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Philly Has No Brotherly Love for Uber

big brother uber

Every day, it seems, there is a new story about Uber ruffling feathers. Recently, CEO Travis Kalanick was indicted in South Korea for violating the country’s laws against rental cars acting as taxi cabs, and now a lawsuit has been filed in Philadelphia against the ride-sharing service, with harsh language comparing Uber to a bunch of bootleggers, as reported by Marketwatch.

A total of 45 Philadelphia cab companies are accusing Uber of violating the city’s racketeering laws. There were strong words against Uber in the complaint, “Not since the days of bootlegging has there been a criminal enterprise so brazen and open as to attract hundreds of millions of dollars in investment from investment bankers and to operate in blatant violation of federal and state law as Uber.”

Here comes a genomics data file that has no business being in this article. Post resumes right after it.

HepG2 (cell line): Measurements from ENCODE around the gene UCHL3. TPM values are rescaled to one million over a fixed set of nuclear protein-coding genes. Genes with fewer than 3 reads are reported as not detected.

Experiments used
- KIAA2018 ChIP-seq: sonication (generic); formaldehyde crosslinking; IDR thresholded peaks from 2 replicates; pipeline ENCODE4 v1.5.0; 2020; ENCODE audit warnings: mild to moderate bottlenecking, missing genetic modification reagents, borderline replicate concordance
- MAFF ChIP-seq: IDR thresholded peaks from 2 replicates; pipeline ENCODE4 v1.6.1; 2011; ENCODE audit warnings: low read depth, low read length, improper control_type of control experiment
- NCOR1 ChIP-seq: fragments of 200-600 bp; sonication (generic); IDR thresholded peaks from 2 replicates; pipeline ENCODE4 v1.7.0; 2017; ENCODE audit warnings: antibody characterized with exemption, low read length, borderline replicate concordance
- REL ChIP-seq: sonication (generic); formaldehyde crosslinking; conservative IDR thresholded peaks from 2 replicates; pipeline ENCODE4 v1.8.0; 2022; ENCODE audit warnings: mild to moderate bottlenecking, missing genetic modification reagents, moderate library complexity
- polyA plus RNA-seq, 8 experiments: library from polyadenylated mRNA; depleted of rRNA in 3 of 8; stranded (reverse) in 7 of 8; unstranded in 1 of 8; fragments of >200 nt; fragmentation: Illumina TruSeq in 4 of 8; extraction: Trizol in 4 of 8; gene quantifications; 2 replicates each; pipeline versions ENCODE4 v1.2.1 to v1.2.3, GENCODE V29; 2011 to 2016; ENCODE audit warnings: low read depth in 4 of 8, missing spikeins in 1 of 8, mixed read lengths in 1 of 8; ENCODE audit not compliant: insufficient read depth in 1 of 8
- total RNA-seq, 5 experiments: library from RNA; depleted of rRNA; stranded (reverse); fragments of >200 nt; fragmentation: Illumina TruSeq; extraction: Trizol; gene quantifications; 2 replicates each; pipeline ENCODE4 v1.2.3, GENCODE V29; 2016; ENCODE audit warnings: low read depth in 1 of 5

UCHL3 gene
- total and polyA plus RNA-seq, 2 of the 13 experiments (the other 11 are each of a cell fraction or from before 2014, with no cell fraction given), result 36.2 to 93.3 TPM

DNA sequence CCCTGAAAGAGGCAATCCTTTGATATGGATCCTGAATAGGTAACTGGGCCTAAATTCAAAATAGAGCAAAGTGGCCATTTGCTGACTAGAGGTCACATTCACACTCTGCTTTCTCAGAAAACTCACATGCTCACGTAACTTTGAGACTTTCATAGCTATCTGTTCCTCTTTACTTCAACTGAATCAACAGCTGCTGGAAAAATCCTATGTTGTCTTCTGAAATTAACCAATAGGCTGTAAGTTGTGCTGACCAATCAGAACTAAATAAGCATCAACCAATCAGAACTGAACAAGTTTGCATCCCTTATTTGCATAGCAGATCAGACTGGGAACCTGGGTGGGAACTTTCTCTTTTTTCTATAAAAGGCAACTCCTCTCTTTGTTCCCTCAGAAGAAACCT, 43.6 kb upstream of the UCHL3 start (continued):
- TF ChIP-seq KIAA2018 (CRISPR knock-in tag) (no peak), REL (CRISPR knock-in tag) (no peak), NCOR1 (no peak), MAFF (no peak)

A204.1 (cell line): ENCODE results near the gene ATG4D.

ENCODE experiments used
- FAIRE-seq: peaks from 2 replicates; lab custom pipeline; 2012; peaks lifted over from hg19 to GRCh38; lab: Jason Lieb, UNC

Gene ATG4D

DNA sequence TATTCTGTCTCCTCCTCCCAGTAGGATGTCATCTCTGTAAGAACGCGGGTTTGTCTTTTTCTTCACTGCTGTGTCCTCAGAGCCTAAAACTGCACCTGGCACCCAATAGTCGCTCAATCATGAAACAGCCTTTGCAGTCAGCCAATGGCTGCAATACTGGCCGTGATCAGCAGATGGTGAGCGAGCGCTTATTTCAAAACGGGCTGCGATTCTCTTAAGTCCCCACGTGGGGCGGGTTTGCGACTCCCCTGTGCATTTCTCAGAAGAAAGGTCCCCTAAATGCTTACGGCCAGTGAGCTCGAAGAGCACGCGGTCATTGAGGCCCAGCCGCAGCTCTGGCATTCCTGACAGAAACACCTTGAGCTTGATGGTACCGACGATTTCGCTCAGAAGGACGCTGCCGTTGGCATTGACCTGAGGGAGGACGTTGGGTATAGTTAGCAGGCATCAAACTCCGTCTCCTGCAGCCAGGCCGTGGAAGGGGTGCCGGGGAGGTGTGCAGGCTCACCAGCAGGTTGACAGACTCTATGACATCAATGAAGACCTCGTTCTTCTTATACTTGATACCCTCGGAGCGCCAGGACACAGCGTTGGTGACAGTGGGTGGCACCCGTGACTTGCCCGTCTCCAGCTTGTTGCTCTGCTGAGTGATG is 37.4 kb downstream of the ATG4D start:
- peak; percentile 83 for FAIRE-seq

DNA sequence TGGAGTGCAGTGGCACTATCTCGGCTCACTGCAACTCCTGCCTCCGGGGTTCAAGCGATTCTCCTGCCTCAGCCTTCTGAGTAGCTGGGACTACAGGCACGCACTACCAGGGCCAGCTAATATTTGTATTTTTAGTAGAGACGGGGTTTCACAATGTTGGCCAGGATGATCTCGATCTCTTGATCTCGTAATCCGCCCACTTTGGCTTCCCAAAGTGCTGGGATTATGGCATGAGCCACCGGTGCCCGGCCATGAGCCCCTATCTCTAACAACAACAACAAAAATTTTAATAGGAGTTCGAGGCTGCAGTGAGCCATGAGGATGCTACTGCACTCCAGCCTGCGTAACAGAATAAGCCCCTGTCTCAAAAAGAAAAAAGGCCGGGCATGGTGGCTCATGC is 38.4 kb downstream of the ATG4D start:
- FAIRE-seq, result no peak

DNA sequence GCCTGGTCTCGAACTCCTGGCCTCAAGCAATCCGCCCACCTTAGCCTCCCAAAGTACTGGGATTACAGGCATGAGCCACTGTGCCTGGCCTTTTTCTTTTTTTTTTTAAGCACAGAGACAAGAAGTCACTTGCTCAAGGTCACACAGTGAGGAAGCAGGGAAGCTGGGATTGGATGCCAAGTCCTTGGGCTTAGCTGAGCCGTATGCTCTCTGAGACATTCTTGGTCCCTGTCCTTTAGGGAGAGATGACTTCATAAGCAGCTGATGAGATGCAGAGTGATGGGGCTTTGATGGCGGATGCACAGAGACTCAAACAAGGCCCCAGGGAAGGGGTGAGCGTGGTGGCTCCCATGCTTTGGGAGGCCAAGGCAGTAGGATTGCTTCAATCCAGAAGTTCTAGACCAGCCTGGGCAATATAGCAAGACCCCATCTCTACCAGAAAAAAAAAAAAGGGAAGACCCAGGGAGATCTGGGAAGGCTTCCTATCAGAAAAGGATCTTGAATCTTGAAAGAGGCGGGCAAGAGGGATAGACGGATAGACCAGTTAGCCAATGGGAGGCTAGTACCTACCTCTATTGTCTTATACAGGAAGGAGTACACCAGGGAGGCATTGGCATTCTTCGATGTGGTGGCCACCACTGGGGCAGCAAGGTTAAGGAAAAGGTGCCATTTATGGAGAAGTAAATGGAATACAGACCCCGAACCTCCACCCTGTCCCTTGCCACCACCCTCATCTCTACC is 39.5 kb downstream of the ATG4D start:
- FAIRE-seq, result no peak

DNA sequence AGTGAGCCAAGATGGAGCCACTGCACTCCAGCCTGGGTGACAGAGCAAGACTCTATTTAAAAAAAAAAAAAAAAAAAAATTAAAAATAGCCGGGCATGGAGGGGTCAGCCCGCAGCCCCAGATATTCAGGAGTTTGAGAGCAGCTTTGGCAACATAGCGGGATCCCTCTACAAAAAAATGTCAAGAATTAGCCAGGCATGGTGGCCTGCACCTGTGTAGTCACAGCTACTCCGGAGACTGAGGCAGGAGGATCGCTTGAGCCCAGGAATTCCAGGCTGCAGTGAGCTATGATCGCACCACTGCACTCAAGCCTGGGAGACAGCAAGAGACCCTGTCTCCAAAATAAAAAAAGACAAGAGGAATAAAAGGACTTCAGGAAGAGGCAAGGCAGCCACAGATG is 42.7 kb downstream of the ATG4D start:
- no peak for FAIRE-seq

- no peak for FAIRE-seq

It is the ride app that some people love to love and others love to hate. There have been complaints from customers about riders refusing to transport dogs for blind riders, Senator Al Franken raised questions about Uber’s attitude toward privacy, and its tendency to “stalk.” It has faced two high profile rape allegations, and had to suspend service for 90 days in Portland because of other complaints.

If I were CEO Travis Kalanick, I’d be worried about having my tuchis sued off, but he seems fearless as ever. I doubt he’ll be planning a vacation in South Korea or a visit to Philly any time soon.

 

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